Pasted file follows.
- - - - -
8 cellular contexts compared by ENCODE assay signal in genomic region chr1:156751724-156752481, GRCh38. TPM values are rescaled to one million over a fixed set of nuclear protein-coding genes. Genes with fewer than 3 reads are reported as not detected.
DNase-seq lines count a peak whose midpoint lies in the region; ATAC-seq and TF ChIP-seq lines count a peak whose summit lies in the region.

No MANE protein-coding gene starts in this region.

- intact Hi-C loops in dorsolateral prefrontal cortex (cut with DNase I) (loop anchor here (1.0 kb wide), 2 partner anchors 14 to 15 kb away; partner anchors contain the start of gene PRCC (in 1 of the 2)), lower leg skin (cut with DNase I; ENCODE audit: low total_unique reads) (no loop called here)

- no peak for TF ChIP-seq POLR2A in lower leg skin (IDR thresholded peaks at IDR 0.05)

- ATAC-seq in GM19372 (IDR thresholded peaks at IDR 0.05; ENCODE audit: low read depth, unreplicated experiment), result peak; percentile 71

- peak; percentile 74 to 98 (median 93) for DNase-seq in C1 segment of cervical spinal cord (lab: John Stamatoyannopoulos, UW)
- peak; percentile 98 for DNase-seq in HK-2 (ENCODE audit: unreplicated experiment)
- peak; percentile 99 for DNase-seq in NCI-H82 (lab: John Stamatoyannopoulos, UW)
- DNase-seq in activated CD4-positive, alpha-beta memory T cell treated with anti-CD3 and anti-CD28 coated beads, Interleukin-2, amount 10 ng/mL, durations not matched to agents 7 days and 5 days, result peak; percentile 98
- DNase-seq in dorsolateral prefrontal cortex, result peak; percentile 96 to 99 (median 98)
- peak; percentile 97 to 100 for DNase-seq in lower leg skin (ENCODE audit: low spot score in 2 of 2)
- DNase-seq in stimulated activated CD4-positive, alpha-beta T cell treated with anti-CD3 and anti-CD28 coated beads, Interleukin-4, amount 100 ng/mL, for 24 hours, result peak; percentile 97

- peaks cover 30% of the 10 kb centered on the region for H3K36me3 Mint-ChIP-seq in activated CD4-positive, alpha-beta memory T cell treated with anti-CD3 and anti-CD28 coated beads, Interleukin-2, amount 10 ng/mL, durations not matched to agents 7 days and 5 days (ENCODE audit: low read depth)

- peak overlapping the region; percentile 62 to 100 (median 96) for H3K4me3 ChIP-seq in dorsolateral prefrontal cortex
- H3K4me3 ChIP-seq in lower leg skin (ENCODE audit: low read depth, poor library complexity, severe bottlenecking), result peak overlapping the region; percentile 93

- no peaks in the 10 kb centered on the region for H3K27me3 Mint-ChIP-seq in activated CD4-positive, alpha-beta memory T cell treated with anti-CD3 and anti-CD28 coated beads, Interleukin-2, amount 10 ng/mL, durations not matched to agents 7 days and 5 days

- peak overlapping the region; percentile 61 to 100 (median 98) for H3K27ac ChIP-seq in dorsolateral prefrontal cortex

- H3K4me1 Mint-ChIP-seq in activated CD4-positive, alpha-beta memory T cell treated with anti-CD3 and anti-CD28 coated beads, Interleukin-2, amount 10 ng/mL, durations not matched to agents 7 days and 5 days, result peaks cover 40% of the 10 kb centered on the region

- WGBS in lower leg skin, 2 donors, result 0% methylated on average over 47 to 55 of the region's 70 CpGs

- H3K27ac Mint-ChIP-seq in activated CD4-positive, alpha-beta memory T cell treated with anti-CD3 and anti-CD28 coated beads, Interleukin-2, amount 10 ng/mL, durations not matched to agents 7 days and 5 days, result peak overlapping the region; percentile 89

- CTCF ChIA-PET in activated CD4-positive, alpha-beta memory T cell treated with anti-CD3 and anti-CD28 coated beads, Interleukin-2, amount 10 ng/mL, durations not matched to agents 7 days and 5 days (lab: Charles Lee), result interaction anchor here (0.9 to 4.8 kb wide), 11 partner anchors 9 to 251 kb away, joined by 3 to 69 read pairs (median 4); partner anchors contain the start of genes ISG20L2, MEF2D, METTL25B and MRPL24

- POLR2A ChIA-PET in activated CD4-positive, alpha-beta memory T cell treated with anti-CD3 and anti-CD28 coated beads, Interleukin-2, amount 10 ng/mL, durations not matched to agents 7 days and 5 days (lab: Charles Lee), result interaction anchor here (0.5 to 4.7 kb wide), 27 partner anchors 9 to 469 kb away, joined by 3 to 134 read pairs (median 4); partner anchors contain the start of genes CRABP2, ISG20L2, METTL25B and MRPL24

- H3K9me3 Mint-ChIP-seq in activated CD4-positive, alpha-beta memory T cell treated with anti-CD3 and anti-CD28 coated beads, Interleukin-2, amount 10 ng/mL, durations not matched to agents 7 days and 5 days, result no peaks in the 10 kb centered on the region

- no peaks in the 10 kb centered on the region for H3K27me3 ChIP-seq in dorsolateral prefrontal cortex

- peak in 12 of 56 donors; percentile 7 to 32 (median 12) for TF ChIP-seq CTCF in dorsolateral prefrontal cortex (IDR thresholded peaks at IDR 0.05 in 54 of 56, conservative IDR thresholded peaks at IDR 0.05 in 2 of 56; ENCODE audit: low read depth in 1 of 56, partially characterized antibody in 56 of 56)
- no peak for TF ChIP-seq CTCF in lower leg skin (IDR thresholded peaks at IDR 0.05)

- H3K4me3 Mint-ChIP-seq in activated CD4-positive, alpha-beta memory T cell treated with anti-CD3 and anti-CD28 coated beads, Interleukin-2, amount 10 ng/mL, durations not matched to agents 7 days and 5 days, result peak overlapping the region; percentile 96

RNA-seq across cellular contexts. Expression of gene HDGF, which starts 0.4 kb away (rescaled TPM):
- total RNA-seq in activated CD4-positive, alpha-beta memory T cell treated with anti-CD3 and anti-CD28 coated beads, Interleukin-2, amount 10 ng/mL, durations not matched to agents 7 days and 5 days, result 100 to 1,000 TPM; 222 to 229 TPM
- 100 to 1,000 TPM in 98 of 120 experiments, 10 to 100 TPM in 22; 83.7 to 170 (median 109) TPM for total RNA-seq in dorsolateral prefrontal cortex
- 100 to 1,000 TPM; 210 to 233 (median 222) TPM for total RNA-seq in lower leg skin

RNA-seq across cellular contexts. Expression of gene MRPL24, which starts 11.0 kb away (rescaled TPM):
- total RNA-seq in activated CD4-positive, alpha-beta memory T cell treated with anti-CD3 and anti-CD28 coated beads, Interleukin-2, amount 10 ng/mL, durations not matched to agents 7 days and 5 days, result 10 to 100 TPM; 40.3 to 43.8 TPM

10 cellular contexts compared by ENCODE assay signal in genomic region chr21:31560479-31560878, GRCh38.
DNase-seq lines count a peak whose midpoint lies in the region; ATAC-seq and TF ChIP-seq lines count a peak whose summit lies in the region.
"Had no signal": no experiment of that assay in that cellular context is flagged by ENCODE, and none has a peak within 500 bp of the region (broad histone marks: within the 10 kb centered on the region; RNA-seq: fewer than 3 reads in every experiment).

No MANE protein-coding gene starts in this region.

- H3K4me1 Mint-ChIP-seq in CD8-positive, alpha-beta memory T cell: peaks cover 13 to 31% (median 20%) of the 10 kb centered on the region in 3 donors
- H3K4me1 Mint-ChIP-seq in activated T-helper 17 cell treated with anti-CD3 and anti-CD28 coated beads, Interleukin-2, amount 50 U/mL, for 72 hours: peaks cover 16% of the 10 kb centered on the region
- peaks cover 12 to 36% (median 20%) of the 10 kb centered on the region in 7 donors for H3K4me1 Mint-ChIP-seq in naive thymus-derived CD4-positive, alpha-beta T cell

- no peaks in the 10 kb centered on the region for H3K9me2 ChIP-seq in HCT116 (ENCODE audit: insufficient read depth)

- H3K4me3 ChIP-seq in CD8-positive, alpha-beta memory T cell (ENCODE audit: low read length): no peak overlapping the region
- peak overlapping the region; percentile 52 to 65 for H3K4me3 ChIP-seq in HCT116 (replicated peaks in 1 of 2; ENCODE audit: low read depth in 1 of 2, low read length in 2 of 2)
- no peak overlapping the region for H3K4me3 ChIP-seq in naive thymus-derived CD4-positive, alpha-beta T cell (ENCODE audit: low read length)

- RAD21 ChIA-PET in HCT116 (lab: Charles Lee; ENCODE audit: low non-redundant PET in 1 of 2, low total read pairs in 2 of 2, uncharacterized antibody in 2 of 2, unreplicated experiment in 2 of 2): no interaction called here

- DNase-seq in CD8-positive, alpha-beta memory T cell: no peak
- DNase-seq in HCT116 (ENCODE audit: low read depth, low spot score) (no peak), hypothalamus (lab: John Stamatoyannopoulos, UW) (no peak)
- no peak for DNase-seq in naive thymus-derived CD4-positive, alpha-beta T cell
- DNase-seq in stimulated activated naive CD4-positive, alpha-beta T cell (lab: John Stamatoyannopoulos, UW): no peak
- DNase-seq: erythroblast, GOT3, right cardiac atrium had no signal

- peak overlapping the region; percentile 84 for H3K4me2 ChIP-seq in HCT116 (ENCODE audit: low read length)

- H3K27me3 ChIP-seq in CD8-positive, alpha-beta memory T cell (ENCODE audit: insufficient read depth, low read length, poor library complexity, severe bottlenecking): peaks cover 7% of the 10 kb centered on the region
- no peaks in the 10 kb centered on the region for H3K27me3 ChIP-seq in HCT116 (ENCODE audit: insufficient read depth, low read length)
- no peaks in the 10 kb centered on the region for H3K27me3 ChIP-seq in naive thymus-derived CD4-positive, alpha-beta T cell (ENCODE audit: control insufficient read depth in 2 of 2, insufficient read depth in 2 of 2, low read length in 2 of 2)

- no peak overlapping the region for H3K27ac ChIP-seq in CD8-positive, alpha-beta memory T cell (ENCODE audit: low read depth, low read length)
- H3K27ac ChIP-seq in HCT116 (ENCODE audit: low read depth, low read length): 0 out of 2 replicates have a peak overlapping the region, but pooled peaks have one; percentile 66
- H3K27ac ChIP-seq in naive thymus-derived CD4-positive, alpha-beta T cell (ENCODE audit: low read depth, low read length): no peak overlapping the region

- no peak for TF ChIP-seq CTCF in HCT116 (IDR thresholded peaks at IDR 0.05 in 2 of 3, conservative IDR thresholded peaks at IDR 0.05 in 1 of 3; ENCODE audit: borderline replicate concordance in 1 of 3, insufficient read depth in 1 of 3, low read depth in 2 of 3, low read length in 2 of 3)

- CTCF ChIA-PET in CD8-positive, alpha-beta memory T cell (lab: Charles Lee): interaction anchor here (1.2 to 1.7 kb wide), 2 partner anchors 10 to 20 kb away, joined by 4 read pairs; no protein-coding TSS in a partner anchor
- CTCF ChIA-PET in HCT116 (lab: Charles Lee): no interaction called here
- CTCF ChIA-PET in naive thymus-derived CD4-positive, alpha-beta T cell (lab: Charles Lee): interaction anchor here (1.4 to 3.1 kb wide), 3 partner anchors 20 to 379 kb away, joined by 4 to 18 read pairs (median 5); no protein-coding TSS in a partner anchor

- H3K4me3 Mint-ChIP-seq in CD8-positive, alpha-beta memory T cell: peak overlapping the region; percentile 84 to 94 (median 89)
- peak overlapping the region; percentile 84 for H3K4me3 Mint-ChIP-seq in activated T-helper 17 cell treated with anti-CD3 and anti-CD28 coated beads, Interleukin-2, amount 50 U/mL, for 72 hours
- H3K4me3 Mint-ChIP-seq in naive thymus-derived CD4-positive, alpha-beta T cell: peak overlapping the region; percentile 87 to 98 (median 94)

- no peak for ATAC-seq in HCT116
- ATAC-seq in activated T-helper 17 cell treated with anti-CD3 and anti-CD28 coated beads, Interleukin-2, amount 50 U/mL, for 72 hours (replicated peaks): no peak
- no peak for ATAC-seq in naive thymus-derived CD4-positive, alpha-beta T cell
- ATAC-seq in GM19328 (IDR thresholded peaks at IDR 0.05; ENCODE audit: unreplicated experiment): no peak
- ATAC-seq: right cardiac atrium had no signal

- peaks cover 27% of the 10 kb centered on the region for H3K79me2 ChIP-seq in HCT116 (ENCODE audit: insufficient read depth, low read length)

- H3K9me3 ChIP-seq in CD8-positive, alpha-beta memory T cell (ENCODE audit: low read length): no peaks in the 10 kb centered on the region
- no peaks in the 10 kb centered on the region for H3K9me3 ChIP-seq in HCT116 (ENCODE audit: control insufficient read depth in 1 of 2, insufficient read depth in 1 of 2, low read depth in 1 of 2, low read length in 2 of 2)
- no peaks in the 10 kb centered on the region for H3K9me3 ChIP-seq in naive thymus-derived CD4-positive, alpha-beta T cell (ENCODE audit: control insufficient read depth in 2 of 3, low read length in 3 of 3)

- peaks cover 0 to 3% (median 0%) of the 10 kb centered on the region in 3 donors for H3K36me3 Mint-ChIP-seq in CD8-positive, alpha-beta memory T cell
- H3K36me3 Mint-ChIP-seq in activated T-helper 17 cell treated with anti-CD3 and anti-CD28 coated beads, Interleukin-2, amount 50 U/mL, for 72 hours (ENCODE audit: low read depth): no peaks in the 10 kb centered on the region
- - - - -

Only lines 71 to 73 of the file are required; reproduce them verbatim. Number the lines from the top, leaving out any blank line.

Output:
- peaks cover 27% of the 10 kb centered on the region for H3K79me2 ChIP-seq in HCT116 (ENCODE audit: insufficient read depth, low read length)

- H3K9me3 ChIP-seq in CD8-positive, alpha-beta memory T cell (ENCODE audit: low read length): no peaks in the 10 kb centered on the region
- no peaks in the 10 kb centered on the region for H3K9me3 ChIP-seq in HCT116 (ENCODE audit: control insufficient read depth in 1 of 2, insufficient read depth in 1 of 2, low read depth in 1 of 2, low read length in 2 of 2)